As with most committees and programmes, due to the pandemic and time pressures on anatomists in most countries, our goals were modified.
Quality Qualitative Research in Anatomy delivered by Associate Professor Michelle Lazarus (AAA, ANZACA, AMEE), Assistant Professors Stefanie Attardi (AAA, IAMSE) and Jessica Byram (AAA, AAMC)
The festival comprised an Opening Symposium on World Anatomy Day, 15 October 2021 and Closing Symposia on 15 December 2021. The symposia recordings are accessible at https://ifaa.net/anatomyconnex/
The main challenge over the last year was engagement with committee members due to the pandemic’s additional pressures on academics. Despite these, four planning meetings took place over the year.
Dr. Marko Konschake (Medical University of Innsbruck, Austria) “Ethics for Anatomical Research”
Dr. Quentin Fogg (University of Melbourne, Australia) “The Exciting Need for Morphological Anatomy Research”
Dr. Jose Antonio Vega Alvarez (Universidad de Oviedo, Spain) “Mechanobiology in Human Cutaneous Sensory Corpuscles”
Dr. Jose Sanudo (Universidad Complutense of Madrid, Spain) “New Insight into the development of the inguinal canal”
Dr. Shigeru Kuratani (RIKEN Cluster for Pioneering Research, Japan) “Development of the hagfish and early evolution of vertebrates”
Dr. James Coey (St. George's International School of Medicine, UK) “Do medical students have a role in advancing research within the anatomical sciences?”
Dr. Iain D Keenan (School of Medical Education, Newcastle University, UK) “Exploring 3D Anatomy”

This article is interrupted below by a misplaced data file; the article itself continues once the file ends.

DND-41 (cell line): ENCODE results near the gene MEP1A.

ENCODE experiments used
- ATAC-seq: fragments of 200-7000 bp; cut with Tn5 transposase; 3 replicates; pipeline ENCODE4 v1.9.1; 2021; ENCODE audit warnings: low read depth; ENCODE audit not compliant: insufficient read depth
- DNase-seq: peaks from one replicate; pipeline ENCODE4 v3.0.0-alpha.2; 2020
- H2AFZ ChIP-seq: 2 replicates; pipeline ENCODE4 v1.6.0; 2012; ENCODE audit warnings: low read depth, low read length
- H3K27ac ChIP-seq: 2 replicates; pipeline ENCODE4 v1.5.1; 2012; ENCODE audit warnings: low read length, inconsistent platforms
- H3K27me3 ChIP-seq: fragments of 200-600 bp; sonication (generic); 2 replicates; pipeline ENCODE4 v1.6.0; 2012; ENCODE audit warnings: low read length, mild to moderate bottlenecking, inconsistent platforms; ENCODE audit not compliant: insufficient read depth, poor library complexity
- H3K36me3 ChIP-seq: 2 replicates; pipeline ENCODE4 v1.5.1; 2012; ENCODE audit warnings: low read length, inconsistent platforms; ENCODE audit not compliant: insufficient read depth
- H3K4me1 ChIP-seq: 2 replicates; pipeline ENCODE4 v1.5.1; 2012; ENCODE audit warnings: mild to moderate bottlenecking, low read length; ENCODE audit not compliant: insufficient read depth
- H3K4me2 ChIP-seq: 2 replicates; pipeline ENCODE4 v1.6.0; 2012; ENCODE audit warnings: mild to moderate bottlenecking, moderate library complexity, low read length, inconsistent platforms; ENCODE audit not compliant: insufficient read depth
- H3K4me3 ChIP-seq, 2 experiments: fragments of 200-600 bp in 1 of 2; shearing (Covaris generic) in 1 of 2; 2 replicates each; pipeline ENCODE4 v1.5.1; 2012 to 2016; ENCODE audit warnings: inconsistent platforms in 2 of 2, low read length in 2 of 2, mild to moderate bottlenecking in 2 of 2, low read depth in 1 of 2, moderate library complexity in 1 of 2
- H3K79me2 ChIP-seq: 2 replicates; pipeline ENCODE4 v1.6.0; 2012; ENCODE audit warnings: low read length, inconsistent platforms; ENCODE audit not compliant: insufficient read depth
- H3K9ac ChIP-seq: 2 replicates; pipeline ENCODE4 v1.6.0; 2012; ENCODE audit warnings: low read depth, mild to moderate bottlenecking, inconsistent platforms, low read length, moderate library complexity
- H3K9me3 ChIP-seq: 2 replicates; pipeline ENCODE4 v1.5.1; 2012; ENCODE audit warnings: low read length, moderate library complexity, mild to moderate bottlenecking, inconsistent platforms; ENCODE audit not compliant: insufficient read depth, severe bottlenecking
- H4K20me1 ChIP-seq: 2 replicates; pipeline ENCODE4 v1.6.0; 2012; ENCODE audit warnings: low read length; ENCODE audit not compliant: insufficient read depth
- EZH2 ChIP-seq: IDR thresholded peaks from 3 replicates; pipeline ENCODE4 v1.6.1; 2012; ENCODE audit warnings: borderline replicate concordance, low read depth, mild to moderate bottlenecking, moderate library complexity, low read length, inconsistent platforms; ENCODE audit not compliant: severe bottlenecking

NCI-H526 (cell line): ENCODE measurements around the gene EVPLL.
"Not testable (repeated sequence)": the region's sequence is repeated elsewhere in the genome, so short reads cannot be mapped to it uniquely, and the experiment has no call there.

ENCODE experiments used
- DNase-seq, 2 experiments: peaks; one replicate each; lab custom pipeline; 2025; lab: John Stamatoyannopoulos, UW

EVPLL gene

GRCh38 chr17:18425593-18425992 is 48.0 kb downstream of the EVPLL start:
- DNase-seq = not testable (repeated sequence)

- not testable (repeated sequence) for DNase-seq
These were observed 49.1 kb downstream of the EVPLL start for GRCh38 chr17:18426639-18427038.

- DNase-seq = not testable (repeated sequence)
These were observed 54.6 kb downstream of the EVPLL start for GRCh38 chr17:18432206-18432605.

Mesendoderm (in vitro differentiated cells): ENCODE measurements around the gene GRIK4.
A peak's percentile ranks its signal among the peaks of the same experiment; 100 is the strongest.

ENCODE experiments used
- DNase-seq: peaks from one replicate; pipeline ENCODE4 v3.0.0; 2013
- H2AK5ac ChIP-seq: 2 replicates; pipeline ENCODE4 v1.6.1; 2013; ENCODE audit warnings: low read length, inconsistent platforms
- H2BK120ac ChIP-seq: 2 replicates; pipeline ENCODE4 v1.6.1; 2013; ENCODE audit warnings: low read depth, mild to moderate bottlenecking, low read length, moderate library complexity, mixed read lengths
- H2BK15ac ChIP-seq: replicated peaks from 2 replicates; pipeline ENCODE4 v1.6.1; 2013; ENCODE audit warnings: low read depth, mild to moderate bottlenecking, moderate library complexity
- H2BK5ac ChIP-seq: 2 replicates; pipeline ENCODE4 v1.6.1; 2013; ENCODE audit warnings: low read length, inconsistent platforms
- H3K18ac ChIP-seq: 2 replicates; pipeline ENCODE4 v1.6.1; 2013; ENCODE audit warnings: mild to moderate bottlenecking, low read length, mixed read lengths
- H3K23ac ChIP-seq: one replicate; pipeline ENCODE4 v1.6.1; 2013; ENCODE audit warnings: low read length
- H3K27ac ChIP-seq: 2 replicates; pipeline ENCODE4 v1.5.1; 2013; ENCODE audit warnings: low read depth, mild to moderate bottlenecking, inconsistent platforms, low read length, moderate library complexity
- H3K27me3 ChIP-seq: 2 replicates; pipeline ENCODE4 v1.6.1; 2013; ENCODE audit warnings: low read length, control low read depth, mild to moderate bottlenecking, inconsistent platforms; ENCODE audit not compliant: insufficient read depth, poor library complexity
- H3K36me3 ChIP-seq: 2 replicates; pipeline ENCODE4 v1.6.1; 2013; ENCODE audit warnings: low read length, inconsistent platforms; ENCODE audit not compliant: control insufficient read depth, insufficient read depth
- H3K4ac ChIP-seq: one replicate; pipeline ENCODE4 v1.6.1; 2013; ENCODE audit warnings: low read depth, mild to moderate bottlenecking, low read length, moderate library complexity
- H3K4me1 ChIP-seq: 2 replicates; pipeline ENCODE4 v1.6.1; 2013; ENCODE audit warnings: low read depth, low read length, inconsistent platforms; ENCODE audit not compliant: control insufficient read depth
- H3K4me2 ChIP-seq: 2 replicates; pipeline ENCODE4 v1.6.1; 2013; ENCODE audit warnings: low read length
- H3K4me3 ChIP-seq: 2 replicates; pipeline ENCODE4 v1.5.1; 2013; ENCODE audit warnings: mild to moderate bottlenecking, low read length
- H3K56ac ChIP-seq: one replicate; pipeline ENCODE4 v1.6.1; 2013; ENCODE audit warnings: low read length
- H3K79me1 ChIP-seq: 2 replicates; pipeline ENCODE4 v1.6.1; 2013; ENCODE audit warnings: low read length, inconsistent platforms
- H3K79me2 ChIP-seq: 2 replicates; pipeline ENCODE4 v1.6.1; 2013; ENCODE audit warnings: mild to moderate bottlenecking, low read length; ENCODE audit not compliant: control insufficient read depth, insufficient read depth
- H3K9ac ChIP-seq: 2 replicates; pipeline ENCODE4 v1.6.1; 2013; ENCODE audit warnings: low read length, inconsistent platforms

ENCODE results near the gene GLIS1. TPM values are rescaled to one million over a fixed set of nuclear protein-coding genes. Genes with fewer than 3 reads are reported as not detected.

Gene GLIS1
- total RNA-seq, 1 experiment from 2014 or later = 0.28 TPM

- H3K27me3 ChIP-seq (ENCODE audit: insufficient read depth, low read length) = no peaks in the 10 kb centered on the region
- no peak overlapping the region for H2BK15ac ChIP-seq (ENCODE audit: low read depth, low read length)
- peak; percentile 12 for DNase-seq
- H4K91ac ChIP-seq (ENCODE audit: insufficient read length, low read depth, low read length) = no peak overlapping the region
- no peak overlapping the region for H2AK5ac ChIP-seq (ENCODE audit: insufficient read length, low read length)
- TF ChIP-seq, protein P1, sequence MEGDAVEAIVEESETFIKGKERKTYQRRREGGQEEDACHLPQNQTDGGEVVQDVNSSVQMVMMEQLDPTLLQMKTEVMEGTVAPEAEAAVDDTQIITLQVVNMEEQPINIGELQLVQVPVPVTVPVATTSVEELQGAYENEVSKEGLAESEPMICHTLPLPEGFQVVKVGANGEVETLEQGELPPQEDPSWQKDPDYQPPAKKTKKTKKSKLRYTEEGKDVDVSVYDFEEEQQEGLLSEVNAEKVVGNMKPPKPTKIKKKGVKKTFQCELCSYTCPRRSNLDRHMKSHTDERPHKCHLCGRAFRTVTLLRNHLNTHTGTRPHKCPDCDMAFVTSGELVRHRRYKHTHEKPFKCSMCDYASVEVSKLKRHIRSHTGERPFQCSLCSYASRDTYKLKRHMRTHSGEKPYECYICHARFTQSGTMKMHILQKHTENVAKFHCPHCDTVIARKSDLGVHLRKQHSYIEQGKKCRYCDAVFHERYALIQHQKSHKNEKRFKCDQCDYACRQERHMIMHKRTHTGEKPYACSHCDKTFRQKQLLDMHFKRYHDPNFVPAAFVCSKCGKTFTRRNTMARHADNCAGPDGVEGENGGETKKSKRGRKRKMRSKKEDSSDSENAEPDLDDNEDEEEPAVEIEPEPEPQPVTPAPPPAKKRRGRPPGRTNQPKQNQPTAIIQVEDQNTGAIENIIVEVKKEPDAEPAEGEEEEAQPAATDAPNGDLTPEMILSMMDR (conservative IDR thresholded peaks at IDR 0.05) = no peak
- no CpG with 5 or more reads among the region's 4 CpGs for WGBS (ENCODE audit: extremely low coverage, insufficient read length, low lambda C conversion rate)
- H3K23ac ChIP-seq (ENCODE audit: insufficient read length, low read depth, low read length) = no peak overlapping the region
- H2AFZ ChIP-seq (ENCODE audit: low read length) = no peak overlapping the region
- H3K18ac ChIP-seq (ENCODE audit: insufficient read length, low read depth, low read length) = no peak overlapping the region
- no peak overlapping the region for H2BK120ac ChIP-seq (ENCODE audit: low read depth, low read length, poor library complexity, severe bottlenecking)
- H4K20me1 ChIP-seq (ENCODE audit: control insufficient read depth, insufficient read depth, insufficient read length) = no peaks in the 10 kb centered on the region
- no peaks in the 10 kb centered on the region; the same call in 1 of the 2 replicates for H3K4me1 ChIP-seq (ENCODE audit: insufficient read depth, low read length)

Mr. Leonard Shapiro (Dep. of Human Biology, University of Cape Town, South Africa) “Anatomical Observation using Touch and Drawing”
Dr. Caroline Erolin (Centre for Anatomy and Human Identification (CAHID), University of Dundee, UK) “Interactive 3D Digital Models for Anatomy and Medical Education”
Topics for 2022:
The various terminology groups have been in communication with their working group leaders. Some members, for various reasons e.g., health, had to step down in the interim and replacements have been identified and sent to IFAA Exec for approval. Two notices from the Sec. of FIPAT have been sent to Working Group leaders asking for progress notes. These responses have essentially stated that early meetings have been held and plans are being formulated.
The first FICEM video meeting was held on 31 March/1 April which was attended by virtually all members, and we hope to make this a regular occurrence this year.
Four of the FICEM members are currently working with Valerie DeLeon and others as part of an AAA task force to develop guidelines on how to deal with "legacy collec-tions" and some of their ethical challenges. It has been agreed that once this group has pro-duced a draft, FICEM will look at it to add a more international perspective and to discuss whether it has to be adapted to also become an IFAA document.